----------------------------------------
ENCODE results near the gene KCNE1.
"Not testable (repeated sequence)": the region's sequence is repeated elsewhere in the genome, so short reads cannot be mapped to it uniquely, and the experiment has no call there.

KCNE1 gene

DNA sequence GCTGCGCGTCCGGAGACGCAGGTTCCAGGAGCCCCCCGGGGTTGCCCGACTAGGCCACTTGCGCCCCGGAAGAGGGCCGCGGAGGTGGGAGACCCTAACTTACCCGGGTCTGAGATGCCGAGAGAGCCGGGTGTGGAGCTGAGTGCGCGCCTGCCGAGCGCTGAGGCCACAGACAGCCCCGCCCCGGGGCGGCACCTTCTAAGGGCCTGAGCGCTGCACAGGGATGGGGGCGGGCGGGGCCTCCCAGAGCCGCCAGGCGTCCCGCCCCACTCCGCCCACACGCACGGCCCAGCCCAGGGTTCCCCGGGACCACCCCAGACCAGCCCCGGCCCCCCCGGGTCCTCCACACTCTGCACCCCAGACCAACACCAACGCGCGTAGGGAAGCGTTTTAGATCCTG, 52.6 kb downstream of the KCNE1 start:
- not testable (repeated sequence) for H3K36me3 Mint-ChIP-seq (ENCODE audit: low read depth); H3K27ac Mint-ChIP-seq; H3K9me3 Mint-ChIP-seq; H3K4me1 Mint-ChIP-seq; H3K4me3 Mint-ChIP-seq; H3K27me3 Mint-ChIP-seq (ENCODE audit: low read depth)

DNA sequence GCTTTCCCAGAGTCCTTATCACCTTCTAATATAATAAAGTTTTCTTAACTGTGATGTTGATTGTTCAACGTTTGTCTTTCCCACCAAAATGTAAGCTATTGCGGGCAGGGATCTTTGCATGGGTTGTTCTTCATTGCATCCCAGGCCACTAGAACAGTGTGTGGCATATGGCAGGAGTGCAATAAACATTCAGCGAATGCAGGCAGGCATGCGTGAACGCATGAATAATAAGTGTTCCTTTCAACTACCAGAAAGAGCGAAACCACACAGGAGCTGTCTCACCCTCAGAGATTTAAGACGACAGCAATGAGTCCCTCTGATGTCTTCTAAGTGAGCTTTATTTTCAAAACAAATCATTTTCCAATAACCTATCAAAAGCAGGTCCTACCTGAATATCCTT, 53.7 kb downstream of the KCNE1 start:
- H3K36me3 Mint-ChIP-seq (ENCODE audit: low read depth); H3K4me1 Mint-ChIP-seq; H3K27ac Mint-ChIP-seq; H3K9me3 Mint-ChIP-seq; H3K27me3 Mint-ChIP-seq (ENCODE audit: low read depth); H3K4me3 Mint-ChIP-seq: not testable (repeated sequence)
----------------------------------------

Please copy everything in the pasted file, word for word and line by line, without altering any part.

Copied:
ENCODE results near the gene KCNE1.
"Not testable (repeated sequence)": the region's sequence is repeated elsewhere in the genome, so short reads cannot be mapped to it uniquely, and the experiment has no call there.

KCNE1 gene

DNA sequence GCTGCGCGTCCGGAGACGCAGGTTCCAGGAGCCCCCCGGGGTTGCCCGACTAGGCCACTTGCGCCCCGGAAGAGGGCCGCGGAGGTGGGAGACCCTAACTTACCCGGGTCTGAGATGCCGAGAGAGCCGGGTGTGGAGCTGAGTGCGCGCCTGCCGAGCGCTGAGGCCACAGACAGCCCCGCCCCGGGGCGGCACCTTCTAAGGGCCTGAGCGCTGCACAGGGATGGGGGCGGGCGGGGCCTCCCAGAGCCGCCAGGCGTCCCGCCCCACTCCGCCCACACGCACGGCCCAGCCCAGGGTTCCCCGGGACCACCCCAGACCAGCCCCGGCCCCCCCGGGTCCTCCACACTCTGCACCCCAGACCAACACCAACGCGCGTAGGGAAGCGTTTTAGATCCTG, 52.6 kb downstream of the KCNE1 start:
- not testable (repeated sequence) for H3K36me3 Mint-ChIP-seq (ENCODE audit: low read depth); H3K27ac Mint-ChIP-seq; H3K9me3 Mint-ChIP-seq; H3K4me1 Mint-ChIP-seq; H3K4me3 Mint-ChIP-seq; H3K27me3 Mint-ChIP-seq (ENCODE audit: low read depth)

DNA sequence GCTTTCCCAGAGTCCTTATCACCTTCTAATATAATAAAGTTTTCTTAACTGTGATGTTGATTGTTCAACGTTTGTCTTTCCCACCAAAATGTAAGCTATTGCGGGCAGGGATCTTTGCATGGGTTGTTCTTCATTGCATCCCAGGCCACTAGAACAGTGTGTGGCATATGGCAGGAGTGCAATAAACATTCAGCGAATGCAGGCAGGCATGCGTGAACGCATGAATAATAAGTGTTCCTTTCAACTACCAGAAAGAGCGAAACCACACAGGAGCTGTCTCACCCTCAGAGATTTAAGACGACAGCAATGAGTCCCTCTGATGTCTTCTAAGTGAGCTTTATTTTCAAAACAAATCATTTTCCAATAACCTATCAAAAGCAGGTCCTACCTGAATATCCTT, 53.7 kb downstream of the KCNE1 start:
- H3K36me3 Mint-ChIP-seq (ENCODE audit: low read depth); H3K4me1 Mint-ChIP-seq; H3K27ac Mint-ChIP-seq; H3K9me3 Mint-ChIP-seq; H3K27me3 Mint-ChIP-seq (ENCODE audit: low read depth); H3K4me3 Mint-ChIP-seq: not testable (repeated sequence)